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Old 17th December 2008, 09:21 PM   #1
drongo is offline drongo  Australia
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Default MLTL v. ML TQWT

Anyone have any comments about the relative strengths and weaknesses of an MLTL design (like Bob Brines' LT2000 or Martin King's project 4) verses an ML TQWT design like Martin's project 6?

Also , is the stuffing necessary in the ML TQWT, or would lining the cabinets be sufficient?
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Old 18th December 2008, 03:31 AM   #2
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I must be crazy to jump in here, but since no guru has taken this up, here's what I've read Bob say elsewhere (but I'm just repeating what I've read / learned):

The ML TQWT has the driver at ~50% and suppresses the 1st harmonic, but the third harmonic may not be completely suppressed (unless further optimized). In contrast, the Brines MLTL has the driver at ~25% and suppresses the third harmonic, and can end up suppressing the 1st and 5th harmonics too, and thus it may be easier to get a flatter response. It's also more compact (obviously).

The LT-2000 is excellent and don't underestimate the value of driver swappability. It can take several different 8" Fostex, and various Lowther so there's an upgrade path. I have the LT-2000's and have had several different drivers, the best to my ears is the FE208-Sigma but I might be alone in thinking that. You also have future tweakability with the Fostex drivers, e.g. phase plugs etc.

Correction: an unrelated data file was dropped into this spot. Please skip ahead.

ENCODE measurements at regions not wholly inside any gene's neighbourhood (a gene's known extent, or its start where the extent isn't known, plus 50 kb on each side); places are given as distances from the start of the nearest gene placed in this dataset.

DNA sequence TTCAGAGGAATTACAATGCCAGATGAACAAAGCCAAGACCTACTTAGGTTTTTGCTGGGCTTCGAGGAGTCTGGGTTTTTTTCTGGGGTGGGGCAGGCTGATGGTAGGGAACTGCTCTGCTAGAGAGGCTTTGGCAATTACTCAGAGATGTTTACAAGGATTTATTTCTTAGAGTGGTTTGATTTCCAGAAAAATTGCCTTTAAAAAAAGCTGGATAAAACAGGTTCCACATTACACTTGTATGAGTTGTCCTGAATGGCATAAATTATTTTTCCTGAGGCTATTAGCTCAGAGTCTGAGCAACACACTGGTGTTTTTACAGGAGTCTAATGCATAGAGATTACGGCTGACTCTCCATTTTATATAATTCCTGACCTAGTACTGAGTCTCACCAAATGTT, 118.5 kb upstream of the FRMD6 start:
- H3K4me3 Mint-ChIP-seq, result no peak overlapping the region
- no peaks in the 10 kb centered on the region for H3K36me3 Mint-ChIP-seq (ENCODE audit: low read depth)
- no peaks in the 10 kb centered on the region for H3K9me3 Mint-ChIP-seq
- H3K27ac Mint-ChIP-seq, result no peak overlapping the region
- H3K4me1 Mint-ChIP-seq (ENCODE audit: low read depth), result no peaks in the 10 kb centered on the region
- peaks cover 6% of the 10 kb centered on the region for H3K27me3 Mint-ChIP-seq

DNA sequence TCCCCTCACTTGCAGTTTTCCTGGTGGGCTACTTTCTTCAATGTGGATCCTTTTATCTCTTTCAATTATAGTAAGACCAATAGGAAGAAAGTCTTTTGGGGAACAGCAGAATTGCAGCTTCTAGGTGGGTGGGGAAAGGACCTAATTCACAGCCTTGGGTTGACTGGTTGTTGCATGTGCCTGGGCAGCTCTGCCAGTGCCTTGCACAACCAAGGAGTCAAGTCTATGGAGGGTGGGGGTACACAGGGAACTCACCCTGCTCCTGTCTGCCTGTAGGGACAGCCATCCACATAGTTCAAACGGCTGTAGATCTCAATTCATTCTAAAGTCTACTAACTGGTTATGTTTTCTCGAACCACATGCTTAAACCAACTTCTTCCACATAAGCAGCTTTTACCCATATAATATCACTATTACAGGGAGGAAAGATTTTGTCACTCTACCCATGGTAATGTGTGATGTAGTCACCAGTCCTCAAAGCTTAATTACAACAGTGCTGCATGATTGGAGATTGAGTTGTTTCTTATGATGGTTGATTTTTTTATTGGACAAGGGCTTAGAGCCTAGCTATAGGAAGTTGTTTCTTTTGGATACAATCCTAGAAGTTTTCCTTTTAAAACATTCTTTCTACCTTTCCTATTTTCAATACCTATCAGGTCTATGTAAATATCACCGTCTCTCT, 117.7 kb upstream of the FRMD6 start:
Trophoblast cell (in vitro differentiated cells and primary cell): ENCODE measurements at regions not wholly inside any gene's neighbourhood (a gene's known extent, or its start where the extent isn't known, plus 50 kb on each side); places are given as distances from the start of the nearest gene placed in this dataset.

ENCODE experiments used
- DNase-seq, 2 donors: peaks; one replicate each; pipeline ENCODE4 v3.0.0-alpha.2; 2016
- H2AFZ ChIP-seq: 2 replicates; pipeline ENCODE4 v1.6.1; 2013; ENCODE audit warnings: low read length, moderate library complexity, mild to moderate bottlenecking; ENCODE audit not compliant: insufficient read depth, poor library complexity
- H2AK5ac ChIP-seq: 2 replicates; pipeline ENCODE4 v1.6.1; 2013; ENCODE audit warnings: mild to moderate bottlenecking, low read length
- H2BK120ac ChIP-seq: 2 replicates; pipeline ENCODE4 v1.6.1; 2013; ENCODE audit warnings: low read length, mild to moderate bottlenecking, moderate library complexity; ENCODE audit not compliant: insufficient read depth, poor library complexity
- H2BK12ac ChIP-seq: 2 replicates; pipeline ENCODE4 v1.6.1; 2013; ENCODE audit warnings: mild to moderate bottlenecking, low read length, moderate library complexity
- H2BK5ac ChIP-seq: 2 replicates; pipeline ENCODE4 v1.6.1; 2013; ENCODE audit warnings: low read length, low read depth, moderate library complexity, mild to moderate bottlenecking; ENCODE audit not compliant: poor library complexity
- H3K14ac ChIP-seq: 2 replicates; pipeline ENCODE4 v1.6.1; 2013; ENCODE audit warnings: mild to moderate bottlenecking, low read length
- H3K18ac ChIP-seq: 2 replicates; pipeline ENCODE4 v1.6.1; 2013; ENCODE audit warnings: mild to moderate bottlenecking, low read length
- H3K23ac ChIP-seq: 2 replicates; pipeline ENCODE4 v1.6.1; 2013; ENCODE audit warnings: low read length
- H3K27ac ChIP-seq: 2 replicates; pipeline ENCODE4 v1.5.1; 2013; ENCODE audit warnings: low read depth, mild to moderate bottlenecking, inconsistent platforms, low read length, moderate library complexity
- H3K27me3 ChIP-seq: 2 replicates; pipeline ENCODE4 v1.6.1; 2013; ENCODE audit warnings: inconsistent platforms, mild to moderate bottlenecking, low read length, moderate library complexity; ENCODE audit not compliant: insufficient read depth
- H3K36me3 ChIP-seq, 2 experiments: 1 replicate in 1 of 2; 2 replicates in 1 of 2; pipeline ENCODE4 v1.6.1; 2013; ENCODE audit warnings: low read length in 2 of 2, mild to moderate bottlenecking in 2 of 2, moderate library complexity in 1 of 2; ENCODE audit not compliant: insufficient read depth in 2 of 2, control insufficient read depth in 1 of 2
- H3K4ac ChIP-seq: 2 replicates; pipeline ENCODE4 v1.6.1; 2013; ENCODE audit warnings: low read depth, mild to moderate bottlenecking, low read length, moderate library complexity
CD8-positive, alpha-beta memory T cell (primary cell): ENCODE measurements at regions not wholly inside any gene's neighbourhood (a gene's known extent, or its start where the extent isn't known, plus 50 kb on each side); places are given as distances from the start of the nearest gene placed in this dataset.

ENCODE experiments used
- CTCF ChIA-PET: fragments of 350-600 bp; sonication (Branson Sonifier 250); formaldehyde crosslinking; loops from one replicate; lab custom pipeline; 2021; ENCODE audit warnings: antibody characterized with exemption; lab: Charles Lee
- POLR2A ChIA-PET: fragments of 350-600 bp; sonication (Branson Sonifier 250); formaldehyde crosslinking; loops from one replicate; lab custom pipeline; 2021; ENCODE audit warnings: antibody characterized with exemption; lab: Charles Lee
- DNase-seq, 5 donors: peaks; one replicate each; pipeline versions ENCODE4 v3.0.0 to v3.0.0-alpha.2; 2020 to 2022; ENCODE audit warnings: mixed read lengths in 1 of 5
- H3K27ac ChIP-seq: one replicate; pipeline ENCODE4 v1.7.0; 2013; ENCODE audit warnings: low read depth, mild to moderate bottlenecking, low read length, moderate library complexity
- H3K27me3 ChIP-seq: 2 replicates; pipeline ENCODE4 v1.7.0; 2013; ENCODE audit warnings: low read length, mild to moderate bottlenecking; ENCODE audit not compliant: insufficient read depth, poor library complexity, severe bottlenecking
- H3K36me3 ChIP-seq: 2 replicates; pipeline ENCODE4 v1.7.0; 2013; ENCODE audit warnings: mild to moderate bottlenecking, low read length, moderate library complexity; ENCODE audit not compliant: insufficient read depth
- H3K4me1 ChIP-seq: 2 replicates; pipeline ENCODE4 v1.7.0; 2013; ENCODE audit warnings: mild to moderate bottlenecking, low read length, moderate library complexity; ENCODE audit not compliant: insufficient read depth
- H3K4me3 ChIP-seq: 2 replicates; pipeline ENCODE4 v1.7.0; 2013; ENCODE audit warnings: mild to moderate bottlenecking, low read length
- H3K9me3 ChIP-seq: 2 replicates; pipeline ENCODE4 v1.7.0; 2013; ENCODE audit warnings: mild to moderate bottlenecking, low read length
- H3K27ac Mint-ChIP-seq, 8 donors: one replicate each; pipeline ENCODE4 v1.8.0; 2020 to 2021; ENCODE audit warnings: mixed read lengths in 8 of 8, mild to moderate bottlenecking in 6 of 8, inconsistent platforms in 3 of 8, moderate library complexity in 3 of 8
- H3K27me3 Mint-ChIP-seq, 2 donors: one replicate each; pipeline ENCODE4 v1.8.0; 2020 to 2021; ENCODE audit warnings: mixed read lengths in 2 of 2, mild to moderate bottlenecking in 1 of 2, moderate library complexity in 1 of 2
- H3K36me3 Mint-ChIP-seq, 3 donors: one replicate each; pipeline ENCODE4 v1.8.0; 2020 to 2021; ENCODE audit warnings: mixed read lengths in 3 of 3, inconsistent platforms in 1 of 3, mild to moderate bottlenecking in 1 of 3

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Old 18th December 2008, 03:56 AM   #3
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I found the link where I originally read this info, and there are a couple charts to boot:

http://www.audioroundtable.com/Singl...ages/1787.html
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Old 18th December 2008, 09:10 AM   #4
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An ML TQWT is actually a mass-loaded conical horn (anything that expands toward the terminus falls under the horn remit). You should be fine by lining one. As for the rest, it'd depend on the driver & design.
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Old 18th December 2008, 12:46 PM   #5
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Quote:
Originally posted by rjbond3rd
I found the link where I originally read this info, and there are a couple charts to boot:

http://www.audioroundtable.com/Singl...ages/1787.html

Wow, did you ever dig for that one!

Bob
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Old 18th December 2008, 01:36 PM   #6
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speaking very tongue in cheek....

from experience I have found that the theoretical distinctions can be large(depending on perspective of course) but the practical differences are near undetectable in a good example of each......

I guess it depends how clinical you want to be

Ed
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Old 18th December 2008, 02:41 PM   #7
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Hi Bob, actually I just read the entire Audio Round Table single-driver forum in reverse chronological order (by clicking on "Previous Posts" at the bottom of the page). It's a goldmine for newbs.
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Old 20th December 2008, 12:47 PM   #8
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Default Re: MLTL v. ML TQWT

Quote:
Originally posted by drongo
...comments about the relative strengths and weaknesses of an MLTL design ... verses an ML TQWT design...
Does "ML" mean different things in MLTL vs ML TQWT - and - what about TQWT without the "ML"? (I'm guessing that the ML in MLTL is the stuffing, and the ML in the "ML TQWT" is the port?)

Also interested in OP's first question there, which none of the replies seem to address?